Salween lawsuit

by Pianporn Deetes, Regional Campaigns Director, Southeast Asia Program

October 18, 2023 – Over 80 people gathered at the Chiang Mai Administrative Court in Thailand today to mark the filing of a lawsuit against the Yuam/Salween Water Diversion Project. The lawsuit challenges the legitimacy of the project and the project’s environmental impact assessment (EIA), which was approved by the National Environment Board in 2021. This lawsuit was filed against five Thai state agencies: the Royal Irrigation Department (RID); the Environmental Impact Assessment Expert Review Committee; the Office of Natural Resources and Environmental Policy and Planning (ONEP); the National Environment Board and the Thai Cabinet. 

The 66 plaintiffs who filed the lawsuit, most of whom are Indigenous Karen people from three provinces in Northern Thailand that would be adversely impacted by the Water Diversion project, assert that the project’s EIA did not comply with Thai Law and should be revoked. 

Wanchai Sinuan speaks to the media. Photo Credit: Centre for Ethnic Studies and Development (CESD)

“We are filing the lawsuit because we don’t want the project,” said Wanchai Sinuan, village headman of Mae Ngut and one of the plaintiffs in the lawsuit. “The EIA doesn’t reflect the real situation…There are over 100 households in Mae Ngut village, but the EIA indicates only three people will be affected by the project. This is not possible.”

Lawyers representing the plaintiffs highlight that the EIA contains many instances of misrepresentation of consultations taking place and people’s attendance, including photos of individuals and meetings that were unrelated to the consultations. 

Sathan Chiewwichaiphong speaks to the media. Photo Credit: CESD

“If we don’t stand up and reveal the truth, we will be trampled on,” stated Sathan Chiewwichaiphong, one of the plaintiffs. “I have been working in the Salween basin for almost 30 years, but the EIA report incorrectly used photos of me. When people from three provinces examined the documents together with the legal team, we found that this [misrepresentation] had occurred in every area…The information [in the EIA report] is not factual.” 

The lawsuit also asserts that the actions taken by Thai agencies to progress the project were not compliant with Thai laws and thus the project should be canceled. Plaintiffs highlight the need for Thai agencies to follow the Thai Constitution and laws, particularly those relating to public participation and the adequate and timely disclosure of information, which was not done in the case of the Yuam/Salween Water Diversion Project. 

Background on the Yuam/Salween Water Diversion Project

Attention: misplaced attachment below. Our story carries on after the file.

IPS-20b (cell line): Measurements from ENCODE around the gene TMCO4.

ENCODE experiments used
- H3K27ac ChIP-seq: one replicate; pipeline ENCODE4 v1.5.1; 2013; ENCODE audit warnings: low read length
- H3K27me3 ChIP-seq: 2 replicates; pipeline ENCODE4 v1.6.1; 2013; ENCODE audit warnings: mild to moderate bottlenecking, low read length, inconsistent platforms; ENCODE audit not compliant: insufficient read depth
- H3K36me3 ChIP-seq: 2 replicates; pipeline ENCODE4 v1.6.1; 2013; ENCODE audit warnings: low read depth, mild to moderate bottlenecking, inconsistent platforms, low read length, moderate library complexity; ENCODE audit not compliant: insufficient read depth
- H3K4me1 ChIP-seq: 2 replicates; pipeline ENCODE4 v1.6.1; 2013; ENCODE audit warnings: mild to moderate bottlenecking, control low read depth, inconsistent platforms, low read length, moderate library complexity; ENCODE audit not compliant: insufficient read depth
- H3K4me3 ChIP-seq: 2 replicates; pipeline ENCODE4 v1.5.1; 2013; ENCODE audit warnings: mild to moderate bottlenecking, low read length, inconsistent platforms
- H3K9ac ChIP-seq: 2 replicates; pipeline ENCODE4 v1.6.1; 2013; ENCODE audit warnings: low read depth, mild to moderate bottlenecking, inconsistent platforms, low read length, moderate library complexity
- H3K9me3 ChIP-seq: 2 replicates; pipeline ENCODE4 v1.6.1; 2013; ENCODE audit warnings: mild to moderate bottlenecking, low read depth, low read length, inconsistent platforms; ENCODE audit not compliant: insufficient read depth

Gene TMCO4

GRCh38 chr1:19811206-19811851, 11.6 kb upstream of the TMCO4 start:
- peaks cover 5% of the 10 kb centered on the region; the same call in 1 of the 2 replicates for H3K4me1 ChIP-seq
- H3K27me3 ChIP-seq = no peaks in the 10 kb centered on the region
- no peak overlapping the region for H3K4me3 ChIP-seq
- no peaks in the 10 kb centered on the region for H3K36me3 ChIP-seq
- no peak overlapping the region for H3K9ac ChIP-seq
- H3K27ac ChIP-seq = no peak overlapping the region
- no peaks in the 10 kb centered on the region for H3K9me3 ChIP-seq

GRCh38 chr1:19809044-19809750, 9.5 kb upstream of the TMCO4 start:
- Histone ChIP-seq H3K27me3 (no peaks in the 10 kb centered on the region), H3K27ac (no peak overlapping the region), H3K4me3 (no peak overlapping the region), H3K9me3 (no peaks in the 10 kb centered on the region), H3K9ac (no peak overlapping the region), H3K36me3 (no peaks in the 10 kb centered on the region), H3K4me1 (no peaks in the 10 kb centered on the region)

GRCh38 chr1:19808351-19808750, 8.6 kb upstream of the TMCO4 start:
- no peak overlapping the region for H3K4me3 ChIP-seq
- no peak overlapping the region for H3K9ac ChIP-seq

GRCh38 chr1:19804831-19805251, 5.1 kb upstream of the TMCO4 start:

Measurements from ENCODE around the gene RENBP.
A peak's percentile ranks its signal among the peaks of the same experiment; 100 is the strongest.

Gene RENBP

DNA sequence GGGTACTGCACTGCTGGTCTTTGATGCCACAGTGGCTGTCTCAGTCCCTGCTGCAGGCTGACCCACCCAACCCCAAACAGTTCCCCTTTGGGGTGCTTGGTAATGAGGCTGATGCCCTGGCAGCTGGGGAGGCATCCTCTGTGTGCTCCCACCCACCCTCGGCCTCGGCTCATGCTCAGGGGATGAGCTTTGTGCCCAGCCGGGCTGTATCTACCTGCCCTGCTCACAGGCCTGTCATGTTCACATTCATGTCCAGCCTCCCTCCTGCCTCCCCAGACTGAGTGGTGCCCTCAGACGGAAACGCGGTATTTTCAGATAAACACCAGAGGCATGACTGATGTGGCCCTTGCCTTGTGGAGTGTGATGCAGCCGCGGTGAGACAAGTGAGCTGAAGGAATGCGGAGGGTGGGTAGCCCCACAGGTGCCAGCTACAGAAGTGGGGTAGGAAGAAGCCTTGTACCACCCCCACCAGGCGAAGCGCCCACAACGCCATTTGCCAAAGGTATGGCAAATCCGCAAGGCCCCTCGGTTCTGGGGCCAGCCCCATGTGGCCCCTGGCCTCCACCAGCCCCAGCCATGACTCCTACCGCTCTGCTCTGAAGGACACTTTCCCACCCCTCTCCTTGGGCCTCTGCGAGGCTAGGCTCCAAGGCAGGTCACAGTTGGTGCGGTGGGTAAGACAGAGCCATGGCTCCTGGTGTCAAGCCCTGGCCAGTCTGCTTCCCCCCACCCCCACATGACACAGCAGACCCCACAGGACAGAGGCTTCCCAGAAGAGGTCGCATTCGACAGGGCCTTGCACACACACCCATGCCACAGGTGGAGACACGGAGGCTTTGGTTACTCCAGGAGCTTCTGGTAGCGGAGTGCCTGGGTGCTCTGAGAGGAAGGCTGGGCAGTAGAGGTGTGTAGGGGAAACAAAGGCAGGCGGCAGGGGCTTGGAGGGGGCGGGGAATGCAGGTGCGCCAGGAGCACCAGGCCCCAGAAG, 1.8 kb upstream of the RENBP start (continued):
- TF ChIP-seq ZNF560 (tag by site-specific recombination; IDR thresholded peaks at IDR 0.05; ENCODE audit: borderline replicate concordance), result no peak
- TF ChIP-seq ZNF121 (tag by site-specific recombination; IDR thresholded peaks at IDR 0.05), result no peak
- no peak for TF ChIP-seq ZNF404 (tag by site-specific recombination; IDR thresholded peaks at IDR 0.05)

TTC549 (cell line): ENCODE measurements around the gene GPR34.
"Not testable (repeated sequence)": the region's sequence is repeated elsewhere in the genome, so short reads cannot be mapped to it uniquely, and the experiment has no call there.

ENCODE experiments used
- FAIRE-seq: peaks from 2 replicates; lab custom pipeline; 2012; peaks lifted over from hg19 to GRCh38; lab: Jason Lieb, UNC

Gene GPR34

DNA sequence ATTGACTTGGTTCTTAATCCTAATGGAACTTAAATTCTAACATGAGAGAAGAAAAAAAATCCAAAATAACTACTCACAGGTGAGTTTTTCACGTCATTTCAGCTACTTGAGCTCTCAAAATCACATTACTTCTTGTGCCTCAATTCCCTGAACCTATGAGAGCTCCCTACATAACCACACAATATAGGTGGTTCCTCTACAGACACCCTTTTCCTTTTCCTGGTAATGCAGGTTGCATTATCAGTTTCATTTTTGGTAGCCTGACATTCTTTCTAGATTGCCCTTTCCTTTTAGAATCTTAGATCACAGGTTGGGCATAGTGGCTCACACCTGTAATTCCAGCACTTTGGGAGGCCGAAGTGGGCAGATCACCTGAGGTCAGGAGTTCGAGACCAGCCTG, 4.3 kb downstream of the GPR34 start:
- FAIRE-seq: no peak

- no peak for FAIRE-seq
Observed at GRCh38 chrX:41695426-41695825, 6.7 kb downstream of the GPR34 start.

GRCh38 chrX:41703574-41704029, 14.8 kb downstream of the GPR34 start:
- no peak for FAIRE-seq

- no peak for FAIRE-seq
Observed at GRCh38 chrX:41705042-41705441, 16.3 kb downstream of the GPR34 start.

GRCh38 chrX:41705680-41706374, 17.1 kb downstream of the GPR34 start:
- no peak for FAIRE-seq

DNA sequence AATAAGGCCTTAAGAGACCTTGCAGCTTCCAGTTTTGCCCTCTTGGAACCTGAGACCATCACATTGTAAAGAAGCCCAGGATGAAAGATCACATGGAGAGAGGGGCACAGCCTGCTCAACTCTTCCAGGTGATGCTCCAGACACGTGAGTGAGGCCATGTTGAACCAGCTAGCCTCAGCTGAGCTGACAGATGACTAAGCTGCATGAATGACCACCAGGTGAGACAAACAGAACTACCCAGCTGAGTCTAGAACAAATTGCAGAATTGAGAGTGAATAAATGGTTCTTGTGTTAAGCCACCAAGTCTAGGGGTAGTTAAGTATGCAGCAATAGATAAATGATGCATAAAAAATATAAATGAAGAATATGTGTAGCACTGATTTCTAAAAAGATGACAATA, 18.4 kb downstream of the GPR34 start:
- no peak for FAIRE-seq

Salween River, photo by Pai Deetes, International Rivers

The Salween Water Diversion Project involves diverting water from the Yuam and Moei Rivers in the Salween Basin to the Bhumibol dam reservoir in the Chao Phraya Basin, through the construction of multiple dams and tunnels. If built, the project would impact at least five protected forests in three provinces – Tak, Mae Hong Son, and Chiang Mai. The project would also have transboundary impacts, reducing the amount of water flowing into the Salween in Myanmar.  The Salween River is the longest free-flowing river in mainland Southeast Asia. This transboundary Salween Basin supports the livelihoods of over 10 million people, sustaining river fisheries and fertile farmland central to the lives of indigenous and ethnic minority communities. 

Poboon Thuwamonthon, a plaintiff and representative of indigenous people in the Om-koi district, explains details of the water diversion plan.

Before the lawsuit, the Yuam/Salween Water Diversion Project had been subject to investigations by the Thai Parliamentary Committee on Land, Natural Resources and Environment and the Thai National Human Rights Commission, following complaints filed by affected communities. On 1 December 2022, the Parliamentary Committee on Land, Natural Resources and Environment sent a letter to the then-Prime Minister and related agencies calling for the project to be stopped. The letter also echoed key community and civil society concerns about the EIA and calls for the EIA to be withdrawn.

Over 80 people gathered at the Chiang Mai Administrative Court in Thailand today to mark the filing of a lawsuit against the Yuam/Salween Water Diversion Project. Credit: International Rivers

Featured image: Lawyer Sor Rattanamanee Polkla of the Community Resource Centre speaks to the media about the community lawsuit, credit: International Rivers